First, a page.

The primary investigator blindly chose a card coded S (sildenafil group) or M (MgSO4 group) that placed neonates in their respective groups; one hundred neonates in each. Neonates continued to receive the standard treatment of PPHN (hyperventilation, inotropes, oxygenation and sedation) in addition to their assigned therapies.

Group S was treated with oral sildenafil in a dose of 1 mg/kg/6 hr by nasogastric tube. The solution for sildenafil was prepared by crushing a 50 mg tablet of sildenafil in distilled water to achieve a concentration of 2 mg/ml. Complications of sildenafil were monitored as regards the development of hypotension, bleeding tendency, diarrhea and rash.

Group M was treated with MgSO4 at a loading dose of 200 mg/kg infused over 30 minutes, followed by maintenance dose of 20 - 50 mg/kg/hr. Complications of MgSO4 were monitored as regards the development of hypotension, CNS depression, urinary retention, GIT disturbance and calcium and potassium disturbance.

The primary outcome measure was duration to drop in EPAP as measured by echocardiography to below 25 mmHg. Baseline measurement was taken before start of therapy (P1), at 48 - 72hrs later (P2), and 5 days after start of therapy (P3). Estimation of pulmonary artery pressure was done by measuring the peak velocity of tricuspid regurge (TR). The peak velocity of TR, measured with Doppler ultrasound, is converted into a pressure drop by application of the modified Bernoulli equation, P = 4υ2, p is the pressure drop (mmHg) and v is the velocity of blood (m/s). The drop in pressure from the right ventricle (RV) to the right atrium (RA) in systole can be assessed as follows: RV pressure - RA pressure = 4 × (TR jet velocity)2.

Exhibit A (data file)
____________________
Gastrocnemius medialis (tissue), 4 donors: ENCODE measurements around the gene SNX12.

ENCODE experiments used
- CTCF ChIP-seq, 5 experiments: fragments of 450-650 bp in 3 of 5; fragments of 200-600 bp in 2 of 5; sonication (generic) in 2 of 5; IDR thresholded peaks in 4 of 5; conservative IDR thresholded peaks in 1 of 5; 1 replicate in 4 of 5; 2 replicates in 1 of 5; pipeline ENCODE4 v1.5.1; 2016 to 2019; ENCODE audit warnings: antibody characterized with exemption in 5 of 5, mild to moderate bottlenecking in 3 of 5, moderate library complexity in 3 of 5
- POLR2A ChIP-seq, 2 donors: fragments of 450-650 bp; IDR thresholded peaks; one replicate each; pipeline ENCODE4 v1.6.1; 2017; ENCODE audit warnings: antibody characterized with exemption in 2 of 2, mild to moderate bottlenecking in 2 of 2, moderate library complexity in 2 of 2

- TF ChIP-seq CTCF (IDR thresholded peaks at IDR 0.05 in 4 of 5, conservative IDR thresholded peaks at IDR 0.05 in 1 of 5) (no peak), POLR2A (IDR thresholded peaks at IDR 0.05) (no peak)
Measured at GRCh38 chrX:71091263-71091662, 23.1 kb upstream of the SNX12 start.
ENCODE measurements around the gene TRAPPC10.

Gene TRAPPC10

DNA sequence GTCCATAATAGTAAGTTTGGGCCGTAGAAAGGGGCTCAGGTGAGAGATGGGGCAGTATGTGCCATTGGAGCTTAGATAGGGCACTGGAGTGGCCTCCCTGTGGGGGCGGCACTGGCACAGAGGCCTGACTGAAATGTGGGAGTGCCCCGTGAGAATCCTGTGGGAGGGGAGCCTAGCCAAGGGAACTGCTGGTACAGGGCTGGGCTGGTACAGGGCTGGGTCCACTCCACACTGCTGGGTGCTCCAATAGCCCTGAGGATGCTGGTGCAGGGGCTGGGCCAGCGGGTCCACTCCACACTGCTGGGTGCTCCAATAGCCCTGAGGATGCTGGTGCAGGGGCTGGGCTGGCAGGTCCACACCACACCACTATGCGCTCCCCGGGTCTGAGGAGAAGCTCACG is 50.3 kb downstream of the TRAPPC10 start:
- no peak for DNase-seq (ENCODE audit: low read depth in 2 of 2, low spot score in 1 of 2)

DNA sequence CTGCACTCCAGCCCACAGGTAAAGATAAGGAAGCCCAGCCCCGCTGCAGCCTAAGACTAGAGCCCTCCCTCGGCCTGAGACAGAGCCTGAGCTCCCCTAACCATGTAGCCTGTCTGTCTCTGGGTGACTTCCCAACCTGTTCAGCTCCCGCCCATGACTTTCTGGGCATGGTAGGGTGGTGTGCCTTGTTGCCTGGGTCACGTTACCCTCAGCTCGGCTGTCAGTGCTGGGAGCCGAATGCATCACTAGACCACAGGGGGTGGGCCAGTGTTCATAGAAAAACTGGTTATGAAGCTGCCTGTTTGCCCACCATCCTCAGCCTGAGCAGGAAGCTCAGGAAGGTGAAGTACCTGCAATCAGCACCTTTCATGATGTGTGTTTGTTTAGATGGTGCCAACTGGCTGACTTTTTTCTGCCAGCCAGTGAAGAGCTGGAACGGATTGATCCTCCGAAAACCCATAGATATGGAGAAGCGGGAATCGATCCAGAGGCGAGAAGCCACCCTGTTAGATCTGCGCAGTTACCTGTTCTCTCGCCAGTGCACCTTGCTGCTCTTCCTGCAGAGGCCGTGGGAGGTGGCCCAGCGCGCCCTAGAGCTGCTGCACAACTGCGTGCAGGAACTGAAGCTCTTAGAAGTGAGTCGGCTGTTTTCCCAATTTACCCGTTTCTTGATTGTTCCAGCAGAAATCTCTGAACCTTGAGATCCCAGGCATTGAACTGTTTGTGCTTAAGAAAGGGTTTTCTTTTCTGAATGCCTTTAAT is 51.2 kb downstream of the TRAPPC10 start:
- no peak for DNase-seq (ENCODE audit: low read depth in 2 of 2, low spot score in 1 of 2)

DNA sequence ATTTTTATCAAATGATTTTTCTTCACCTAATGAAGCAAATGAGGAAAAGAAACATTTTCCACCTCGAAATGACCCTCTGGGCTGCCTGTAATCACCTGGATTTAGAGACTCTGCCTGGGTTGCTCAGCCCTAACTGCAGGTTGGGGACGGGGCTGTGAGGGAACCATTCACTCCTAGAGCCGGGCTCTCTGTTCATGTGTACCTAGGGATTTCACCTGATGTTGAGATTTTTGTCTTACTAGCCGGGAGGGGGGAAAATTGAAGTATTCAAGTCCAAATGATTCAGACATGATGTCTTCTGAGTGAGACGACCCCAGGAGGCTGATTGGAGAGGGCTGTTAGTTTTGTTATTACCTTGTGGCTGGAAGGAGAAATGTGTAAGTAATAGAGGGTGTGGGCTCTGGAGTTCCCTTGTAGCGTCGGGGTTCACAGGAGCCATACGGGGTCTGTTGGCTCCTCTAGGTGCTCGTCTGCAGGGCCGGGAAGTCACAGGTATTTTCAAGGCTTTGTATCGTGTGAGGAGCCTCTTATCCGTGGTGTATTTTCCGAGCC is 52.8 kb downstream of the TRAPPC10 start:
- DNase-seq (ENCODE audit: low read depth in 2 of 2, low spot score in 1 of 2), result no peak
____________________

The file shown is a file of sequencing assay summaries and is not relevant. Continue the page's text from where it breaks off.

Secondary outcome measures used were time interval to improvement of oxygen saturation and blood gases and duration of ventilation. Complications of either line of therapy were monitored and recorded.

Statistical method

Data were statistically described in term of range, mean ± standard deviation (± SD), median, frequencies (number of cases) and relative frequencies (percentages) when appropriate. Comparison of quantitative variables between the study groups was done using Mann Whitney U test for independent samples when not normally distributed. For comparing categorical data, Chi square (X2) test was performed. Exact test was used instead when the expected frequency is less than 5. Survival analysis was done for the different outcome measures using Kaplan Maier statistics. A probability value (P value) less than 0.05 was considered statistically significant. All statistical calculations were done using computer programs Microsoft Excel 2003 (Microsoft Corporation, NY, and USA) and SPSS (Statistical Package for the Social Science; SPSS Inc., Chicago, IL, USA) version 15 for Microsoft Windows.